Slack and the law of conservation of clutter
Is Slack an Email Killer?
Over the past few years, we’ve seen several companies release their latest Email KIller. As in, “Use our great product and you’ll never need internal email again!” Notably, a few of these are Asana, Jive, Chatter, HipChat and of course, the new darling, Slack.
While many teams using Slack report that it reduces the amount of internal emails in their inbox, it definitely doesn’t kill email and make it go away. Some argue “not yet!” That might be the case, nobody really knows. In my humble opinion, email is not going away anytime soon.
Being an experienced Slack user myself — and talking with other users who use it in the workplace — has led me to believe that it’s probably true: Slack does reduce the amount of incoming email. However, I would argue that while users may get less mail, this product does little to reduce the amount of clutter and noise. It merely shifts it from email into Slack. Some might even want to suggest that it actually invalidates the law of conserving clutter by increasing the noise.
I don’t have hard data to back up any claim that Slack increases or reduces clutter. Yet, based on my experience and analysis of the product, I believe that Slack is at best merely conserving clutter. And most likely it’s actually generating more of it.
Let’s do the math!
First let’s define “Clutter” as the sum of the number of words communicated to or from all users in a certain communication chain over email or Slack. For example, if a user receives an email with the words “Hello World” in the body the Clutter number would be 4 = 2 (words) x 2 (users: sender / receiver). Likewise, if a user sends the same message in a Slack channel with three members the Clutter number will add up to 6 = 2 (words) x 3 (channel members).
Slack’s communication model is based on channels and one on one communication. A typical user belongs to several channels corresponding to the various projects and working teams he belongs to.
Let’s look at an example. Bob is a member of a Slack channel called “Project X”, with 6 members. Bob sends a message, “Hello World” in the “Project X” channel. All channel members see the message. Melissa replies with “reply to hello world”. In this scenario, the clutter number would add up to 36. Bob’s message contributed to the clutter count 12 = 2 (words) x 6 (members) and Melissa’s message added an additional 24 = 4 (words) x 6 (members). The same use case with email would yield the same clutter number 36. Bob would include all the channel members and send the message followed by Melissa’s reply to all.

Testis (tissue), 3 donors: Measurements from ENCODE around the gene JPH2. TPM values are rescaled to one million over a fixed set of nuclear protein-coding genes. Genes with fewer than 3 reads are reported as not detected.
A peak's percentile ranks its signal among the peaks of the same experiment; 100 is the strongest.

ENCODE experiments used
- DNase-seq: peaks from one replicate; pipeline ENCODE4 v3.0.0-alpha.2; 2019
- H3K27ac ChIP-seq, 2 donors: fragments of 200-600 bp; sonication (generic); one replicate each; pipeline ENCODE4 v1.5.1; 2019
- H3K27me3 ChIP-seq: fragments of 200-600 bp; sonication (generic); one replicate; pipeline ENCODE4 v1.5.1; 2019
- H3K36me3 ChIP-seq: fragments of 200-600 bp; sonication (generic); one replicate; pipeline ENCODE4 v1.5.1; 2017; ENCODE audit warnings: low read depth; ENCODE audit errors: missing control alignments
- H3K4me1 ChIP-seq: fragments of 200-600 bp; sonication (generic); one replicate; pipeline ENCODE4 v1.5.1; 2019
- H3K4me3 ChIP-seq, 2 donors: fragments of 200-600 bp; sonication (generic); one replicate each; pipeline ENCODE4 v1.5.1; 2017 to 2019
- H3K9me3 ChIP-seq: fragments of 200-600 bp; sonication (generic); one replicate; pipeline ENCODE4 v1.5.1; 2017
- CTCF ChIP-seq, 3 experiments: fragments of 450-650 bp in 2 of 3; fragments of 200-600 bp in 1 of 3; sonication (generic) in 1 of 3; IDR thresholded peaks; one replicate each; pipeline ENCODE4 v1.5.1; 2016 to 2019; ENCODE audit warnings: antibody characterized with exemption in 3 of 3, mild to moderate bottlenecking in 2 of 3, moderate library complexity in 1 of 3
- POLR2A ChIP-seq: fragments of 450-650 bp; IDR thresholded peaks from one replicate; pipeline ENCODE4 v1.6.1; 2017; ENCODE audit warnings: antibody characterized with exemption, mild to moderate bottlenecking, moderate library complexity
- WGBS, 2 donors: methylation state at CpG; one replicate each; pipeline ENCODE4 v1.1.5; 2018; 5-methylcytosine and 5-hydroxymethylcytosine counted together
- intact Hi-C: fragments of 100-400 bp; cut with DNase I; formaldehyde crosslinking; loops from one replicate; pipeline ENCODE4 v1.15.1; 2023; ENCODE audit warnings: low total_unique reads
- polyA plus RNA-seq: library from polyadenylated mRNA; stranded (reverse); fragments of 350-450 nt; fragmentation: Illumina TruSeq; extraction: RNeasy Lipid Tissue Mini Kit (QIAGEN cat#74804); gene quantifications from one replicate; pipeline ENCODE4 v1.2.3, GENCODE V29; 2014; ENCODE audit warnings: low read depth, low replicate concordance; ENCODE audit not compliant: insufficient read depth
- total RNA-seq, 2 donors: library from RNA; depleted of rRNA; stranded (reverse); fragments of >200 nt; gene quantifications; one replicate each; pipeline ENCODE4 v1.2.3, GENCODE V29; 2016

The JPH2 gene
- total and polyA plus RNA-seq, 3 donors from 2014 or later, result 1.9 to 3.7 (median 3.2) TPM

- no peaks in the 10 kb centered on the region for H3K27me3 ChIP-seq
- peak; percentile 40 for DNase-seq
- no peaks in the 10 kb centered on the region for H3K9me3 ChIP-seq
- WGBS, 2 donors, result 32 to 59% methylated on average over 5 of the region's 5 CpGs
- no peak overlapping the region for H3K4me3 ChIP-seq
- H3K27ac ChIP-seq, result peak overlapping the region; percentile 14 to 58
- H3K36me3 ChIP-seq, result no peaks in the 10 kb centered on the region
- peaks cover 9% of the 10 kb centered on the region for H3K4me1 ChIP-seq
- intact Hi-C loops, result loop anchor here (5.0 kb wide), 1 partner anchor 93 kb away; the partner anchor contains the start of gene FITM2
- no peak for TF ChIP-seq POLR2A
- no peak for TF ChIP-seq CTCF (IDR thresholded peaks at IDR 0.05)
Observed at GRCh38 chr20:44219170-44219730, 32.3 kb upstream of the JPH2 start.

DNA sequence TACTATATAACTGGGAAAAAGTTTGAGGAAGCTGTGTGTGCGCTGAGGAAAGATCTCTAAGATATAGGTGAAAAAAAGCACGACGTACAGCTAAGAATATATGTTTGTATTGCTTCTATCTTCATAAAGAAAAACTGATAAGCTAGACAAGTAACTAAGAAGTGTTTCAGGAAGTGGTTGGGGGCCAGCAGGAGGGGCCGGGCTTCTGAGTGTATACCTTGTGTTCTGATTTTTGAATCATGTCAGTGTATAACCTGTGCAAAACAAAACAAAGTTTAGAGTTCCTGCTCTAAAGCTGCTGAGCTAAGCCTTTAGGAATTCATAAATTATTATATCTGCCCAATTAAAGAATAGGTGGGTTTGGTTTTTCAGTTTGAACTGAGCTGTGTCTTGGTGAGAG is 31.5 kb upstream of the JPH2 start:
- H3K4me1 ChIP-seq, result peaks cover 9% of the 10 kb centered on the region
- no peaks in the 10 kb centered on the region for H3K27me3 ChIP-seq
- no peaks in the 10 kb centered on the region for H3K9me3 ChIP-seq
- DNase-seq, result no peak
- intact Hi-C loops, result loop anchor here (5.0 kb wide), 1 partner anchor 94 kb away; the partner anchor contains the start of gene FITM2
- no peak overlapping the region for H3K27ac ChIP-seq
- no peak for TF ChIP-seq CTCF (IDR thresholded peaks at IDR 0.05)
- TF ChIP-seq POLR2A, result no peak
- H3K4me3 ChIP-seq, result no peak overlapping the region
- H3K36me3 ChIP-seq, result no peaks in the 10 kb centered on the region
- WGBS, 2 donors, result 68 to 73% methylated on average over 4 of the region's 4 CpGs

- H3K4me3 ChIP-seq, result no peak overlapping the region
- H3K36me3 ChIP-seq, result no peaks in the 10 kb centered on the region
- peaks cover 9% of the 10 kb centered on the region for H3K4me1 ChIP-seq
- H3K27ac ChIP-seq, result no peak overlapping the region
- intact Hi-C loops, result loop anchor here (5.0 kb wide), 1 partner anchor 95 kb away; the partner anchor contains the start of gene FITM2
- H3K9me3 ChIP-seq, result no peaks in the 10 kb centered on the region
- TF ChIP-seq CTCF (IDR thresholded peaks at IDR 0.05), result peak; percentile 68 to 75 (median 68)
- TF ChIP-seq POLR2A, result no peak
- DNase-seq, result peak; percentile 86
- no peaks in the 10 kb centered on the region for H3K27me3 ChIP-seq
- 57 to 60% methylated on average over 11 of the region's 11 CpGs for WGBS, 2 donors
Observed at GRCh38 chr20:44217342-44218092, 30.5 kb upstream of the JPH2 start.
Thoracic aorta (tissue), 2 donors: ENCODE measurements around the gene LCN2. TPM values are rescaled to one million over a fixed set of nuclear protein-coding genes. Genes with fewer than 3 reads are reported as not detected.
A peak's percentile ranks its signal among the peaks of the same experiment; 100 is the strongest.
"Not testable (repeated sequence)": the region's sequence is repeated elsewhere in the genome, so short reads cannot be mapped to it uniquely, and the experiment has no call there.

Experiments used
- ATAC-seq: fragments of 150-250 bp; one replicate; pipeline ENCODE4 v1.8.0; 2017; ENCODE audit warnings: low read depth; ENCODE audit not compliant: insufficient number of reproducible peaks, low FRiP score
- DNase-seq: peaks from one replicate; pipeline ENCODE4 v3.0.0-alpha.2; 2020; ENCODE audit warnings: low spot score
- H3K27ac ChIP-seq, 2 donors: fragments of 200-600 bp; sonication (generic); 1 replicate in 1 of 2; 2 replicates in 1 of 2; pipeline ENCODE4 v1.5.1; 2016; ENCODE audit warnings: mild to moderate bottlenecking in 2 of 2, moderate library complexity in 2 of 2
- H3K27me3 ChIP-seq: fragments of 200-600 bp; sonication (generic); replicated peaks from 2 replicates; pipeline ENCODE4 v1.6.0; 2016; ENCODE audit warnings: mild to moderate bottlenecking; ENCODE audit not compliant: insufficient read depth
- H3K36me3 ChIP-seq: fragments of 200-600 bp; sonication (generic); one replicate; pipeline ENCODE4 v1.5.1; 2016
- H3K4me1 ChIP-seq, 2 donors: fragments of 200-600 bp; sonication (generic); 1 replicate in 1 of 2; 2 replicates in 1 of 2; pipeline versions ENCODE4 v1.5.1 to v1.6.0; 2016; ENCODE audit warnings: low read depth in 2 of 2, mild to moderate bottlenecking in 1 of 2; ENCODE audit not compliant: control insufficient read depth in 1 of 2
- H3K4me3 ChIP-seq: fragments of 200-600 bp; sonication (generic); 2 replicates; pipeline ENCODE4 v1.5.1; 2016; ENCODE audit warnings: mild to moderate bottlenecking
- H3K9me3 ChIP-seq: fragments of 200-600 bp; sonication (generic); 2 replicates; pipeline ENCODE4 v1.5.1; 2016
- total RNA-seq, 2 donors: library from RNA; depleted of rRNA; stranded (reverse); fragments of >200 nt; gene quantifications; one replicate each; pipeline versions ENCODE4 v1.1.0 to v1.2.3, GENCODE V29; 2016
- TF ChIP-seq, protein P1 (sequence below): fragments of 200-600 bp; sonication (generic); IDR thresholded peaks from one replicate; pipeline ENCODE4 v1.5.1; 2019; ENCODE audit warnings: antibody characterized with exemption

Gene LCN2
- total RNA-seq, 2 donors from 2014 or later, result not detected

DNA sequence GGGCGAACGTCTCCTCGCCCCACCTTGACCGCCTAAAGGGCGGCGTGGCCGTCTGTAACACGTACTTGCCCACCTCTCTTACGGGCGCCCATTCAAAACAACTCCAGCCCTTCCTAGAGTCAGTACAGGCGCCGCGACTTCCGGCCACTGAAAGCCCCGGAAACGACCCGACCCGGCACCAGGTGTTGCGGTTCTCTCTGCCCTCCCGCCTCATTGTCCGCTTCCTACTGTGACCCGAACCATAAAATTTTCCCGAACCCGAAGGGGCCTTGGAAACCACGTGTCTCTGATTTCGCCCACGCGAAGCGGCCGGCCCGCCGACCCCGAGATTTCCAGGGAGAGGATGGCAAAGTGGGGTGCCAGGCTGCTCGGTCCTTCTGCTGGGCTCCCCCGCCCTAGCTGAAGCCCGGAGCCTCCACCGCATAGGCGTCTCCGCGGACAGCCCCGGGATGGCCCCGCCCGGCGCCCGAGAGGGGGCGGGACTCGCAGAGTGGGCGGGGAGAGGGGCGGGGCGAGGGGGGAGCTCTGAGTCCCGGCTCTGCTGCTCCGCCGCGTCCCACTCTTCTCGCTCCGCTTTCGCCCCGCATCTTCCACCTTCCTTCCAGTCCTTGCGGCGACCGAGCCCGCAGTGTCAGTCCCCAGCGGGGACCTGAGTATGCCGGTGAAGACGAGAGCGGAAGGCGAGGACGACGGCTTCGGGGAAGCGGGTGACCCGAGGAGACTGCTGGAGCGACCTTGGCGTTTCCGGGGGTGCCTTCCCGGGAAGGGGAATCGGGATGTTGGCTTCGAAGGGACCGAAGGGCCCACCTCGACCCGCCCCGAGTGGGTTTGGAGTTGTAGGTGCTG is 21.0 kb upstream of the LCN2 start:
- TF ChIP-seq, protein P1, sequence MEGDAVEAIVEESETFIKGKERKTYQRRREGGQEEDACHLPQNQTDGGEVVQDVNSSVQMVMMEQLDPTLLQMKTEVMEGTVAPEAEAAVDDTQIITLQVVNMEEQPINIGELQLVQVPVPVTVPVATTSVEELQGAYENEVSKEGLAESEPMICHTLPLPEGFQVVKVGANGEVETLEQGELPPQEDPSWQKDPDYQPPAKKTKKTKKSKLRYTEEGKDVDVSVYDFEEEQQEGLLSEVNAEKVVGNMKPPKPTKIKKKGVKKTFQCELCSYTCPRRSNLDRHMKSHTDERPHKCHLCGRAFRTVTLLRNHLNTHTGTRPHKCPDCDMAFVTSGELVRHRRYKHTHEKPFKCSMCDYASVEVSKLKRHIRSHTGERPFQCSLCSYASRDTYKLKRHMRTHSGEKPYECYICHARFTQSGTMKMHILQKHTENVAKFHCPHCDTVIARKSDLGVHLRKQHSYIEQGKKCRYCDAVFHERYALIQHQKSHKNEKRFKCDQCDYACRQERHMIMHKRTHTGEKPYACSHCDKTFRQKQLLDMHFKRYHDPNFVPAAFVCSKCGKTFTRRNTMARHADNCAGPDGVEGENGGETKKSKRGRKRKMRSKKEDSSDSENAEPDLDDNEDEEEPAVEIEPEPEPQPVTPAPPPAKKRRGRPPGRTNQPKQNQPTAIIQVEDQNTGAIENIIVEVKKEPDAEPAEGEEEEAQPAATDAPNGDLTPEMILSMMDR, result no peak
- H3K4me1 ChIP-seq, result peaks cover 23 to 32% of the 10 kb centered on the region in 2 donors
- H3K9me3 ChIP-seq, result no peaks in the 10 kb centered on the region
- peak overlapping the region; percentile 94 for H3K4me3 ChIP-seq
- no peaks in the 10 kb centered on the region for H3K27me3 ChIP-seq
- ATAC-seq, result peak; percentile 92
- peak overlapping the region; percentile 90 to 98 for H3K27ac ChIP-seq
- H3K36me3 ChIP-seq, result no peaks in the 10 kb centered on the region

Now, let’s look at a similar use case where Bob wants to send the same message related to “Project X” but this time it is relevant to only three channel members. Using Slack, Bob is most likely to follow the exact same steps above and simply post it in the Slack channel hence ending up with a clutter number of 36 (assuming Melissa replies). If Bob were to use email, he would handpick only the 3 members that the message was originally intended for, with Melissa’s reply the clutter number is equal to 24 (8+16). Bob’s original message contributed 8 and Melissa’s reply 16.
Slack vs. Email
The fact that Slack forces users to send messages to all team members creates more clutter. Email, by forcing the user to handpick recipients, reduces the amount of clutter.
There is always side conversation in any team dynamic. With email, the non-interested parties are completely oblivious to many of those conversations. In Slack everybody is exposed to everything within the team.
It’s not uncommon to include non-interested parties on an email thread. But at least with email, the original sender needs to make a conscious decision who to send it to and that in itself filters clutter.
It is also true that in theory one can create a channel for every side conversation. Anybody who uses Slack knows the friction associated with doing so is very high. Slack was not designed to be used that way. Finally, there is also the @mention feature in Slack. While it does serve to draw the user’s attention (by notifying a user someone’s explicitly addressed him), other users are still exposed to everything that is happening in the channel.
Slack is a good product that will continue to see adoption and help teams better work with one another. By no means am I advocating that we go back to email only. However, Slack is not the solution for clutter nor is it a method of noise reduction. It’s simply a better collaboration platform than email.